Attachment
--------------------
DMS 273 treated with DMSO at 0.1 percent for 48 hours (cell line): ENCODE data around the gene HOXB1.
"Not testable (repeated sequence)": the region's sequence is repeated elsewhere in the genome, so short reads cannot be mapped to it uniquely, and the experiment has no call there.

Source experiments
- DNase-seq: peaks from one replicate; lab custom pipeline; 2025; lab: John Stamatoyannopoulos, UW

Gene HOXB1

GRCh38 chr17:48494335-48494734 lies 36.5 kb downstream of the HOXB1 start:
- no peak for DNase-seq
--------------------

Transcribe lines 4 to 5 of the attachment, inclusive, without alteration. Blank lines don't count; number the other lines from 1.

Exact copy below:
- DNase-seq: peaks from one replicate; lab custom pipeline; 2025; lab: John Stamatoyannopoulos, UW

Gene HOXB1